Though dust has long since claimed his finger prints – I know that he was a weaver; I imagine that he was a dream weaver… Diligently intertwining each cane thread with my hopes in mind…
A place to store my breathing dreams so that they could be kept safe and close at hand, amassed in a beautiful fibrous reminder. A quaint little chest of hope I will one day hand down to a child, a grandchild or perhaps even a great grandchild – when I have used up its contents.
When I have taken the dusty lid off one last time and felt deep into the corners to make certain I haven’t left any ideas untouched… I imagine when I offer it up to him (or her) they will look at me like I’m crazy (and I may well be) then they’ll tear the lid off, expecting to find a treasure of sorts before saying with disappointment,
“It’s just an empty old basket.”
It is then I will share with them the wishes and ideas that were stored and later born of that basket.
How they were kept safe till I could see them come to fruition. And one more time I will imagine the handsome dark skinned man who meticulously weaved the wonderful piece… a place to store my dreams because dreams need room to breathe.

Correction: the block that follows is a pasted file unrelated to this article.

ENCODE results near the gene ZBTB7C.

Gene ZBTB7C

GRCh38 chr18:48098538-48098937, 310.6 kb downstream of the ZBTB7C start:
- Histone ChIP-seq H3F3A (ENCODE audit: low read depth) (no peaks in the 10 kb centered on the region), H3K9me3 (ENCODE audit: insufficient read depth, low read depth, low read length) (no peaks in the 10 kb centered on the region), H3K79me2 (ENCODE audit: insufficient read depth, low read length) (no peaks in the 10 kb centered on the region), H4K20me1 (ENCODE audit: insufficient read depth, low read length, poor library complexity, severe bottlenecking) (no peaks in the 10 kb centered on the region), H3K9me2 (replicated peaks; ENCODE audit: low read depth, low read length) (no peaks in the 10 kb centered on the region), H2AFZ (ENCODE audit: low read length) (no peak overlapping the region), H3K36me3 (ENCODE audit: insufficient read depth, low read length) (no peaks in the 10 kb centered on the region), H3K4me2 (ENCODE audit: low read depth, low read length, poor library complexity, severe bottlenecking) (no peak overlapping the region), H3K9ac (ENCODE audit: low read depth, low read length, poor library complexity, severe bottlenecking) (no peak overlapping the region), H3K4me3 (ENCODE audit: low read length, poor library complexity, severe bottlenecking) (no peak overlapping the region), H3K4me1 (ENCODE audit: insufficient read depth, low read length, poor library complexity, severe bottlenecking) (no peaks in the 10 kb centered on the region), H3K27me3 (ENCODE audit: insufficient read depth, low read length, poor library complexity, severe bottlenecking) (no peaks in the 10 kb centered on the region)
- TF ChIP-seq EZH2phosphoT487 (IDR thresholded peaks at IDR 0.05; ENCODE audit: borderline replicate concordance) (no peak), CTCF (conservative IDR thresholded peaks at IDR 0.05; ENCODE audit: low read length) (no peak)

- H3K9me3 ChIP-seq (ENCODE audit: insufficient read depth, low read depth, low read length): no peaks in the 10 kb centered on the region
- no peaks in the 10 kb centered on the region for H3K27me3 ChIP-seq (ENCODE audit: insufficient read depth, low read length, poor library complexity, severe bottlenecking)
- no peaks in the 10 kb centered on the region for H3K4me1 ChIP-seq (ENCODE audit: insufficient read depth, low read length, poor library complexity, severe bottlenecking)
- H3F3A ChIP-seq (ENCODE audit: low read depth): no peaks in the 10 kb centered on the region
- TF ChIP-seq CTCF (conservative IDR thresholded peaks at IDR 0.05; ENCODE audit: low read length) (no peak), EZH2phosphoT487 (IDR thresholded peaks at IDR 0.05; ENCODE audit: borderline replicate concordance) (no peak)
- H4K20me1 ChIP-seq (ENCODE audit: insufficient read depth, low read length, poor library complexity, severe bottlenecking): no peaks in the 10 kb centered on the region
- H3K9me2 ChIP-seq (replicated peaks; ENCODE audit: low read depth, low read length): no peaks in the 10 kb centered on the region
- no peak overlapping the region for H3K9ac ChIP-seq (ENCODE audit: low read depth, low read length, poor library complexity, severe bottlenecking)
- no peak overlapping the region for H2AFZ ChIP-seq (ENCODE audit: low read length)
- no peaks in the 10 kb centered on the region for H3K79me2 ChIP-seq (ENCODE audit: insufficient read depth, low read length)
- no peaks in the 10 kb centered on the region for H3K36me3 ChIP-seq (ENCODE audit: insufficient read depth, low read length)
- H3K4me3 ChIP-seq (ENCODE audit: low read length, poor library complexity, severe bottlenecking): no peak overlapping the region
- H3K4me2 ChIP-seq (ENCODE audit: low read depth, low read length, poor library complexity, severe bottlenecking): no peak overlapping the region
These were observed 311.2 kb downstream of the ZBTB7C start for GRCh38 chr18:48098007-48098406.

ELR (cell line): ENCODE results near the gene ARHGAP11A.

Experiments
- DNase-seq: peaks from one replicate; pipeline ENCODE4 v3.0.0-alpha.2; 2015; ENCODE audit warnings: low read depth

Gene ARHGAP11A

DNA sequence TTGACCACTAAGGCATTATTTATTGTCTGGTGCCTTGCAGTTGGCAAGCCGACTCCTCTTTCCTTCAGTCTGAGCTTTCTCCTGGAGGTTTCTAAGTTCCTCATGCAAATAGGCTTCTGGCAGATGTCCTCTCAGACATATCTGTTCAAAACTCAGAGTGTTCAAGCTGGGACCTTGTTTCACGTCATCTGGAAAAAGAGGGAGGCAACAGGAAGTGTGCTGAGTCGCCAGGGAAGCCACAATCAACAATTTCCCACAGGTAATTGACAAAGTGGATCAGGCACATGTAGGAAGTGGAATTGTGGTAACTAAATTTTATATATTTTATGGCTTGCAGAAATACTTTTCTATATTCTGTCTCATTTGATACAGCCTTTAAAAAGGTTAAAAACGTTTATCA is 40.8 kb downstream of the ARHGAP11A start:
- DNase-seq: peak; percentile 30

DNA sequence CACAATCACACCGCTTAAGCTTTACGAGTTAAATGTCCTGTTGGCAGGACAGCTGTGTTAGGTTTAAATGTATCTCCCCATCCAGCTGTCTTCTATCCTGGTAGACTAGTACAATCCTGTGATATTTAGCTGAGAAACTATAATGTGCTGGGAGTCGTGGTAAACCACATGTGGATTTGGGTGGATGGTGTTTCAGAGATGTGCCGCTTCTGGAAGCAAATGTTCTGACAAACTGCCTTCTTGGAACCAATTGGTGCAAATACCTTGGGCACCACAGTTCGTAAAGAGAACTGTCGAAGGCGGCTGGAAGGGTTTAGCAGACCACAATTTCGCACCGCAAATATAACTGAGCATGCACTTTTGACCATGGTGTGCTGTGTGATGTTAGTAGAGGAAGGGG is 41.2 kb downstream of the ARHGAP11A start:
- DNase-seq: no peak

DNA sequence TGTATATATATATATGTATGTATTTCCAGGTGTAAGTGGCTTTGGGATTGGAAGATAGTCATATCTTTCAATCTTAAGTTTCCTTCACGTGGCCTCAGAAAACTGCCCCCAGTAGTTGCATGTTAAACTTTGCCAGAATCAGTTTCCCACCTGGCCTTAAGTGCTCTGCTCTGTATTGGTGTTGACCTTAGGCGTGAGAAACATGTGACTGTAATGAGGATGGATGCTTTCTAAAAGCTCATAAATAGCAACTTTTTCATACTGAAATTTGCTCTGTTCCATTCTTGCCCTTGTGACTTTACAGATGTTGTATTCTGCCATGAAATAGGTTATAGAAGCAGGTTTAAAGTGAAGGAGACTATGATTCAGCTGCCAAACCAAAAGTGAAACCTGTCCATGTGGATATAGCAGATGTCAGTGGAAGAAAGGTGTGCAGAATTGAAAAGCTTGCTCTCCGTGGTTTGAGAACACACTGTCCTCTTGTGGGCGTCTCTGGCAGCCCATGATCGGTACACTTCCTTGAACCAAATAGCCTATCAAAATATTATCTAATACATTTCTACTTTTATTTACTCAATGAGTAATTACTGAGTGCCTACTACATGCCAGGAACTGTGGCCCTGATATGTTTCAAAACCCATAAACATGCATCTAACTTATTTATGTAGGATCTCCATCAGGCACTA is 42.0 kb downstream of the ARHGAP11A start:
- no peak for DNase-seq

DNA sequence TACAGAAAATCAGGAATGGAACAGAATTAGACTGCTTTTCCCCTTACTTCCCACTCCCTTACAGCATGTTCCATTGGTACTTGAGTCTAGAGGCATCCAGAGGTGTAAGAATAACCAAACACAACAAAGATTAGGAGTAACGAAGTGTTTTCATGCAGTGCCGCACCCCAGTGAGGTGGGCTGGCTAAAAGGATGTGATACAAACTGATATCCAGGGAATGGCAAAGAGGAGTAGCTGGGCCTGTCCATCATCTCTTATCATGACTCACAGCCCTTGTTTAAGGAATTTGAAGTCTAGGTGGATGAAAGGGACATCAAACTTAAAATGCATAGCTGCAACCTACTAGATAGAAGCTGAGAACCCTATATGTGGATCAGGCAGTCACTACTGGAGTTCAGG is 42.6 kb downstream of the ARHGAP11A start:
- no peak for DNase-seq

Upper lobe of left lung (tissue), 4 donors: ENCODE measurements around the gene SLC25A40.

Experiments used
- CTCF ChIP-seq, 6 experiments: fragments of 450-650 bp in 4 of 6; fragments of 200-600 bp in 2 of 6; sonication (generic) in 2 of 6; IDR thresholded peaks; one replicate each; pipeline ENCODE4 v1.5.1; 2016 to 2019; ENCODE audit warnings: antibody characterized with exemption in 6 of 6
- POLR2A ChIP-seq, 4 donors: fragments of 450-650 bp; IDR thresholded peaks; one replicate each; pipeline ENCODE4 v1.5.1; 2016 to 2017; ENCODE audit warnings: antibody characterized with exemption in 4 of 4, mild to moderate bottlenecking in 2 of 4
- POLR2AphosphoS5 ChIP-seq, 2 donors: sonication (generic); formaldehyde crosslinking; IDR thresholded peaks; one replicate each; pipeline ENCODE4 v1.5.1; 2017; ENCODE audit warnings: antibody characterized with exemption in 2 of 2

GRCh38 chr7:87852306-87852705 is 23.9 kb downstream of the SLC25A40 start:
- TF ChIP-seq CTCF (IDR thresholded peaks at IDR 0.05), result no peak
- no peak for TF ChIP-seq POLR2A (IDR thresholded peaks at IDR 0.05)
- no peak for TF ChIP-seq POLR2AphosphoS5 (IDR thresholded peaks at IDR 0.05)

Then I will show them how to place their own aspirations into the old auburn chest with caution to keep them safe, to nurture their hopes and give them time to mature. And if my last wish were to come true I will see them realize the birth of their visions.
*I adore woven baskets and this bit of prose was inspired by one of my favorites.
Ah, Christmas is not over and already I am basking in the afterglow.
I am so grateful (that warm, fuzzy, misty-eyed kind of grateful) for family and friends, the kindness of strangers, God’s mercy and the gift of Christ.
Our gathering was not as large as we would have liked; a few came down sick at the last minute, more than a few are heeding the “Rona law” and a couple or so are recovering (without complications) from Covid. Heck, half of us have had the dreaded Covid and (thankfully) recovered.
I do have a very dear cousin in hospital with a respiratory issue; he’s confident he will recover (from whatever it is) but if y’all have a few seconds, send up a good vibe or a prayer for David. We would appreciate it.
These are peculiar and trying times indeed, how about we all pray for one another. 🙏🏼
Ok – back to the basking…
I would like to share a little of my Christmas glow with all of you.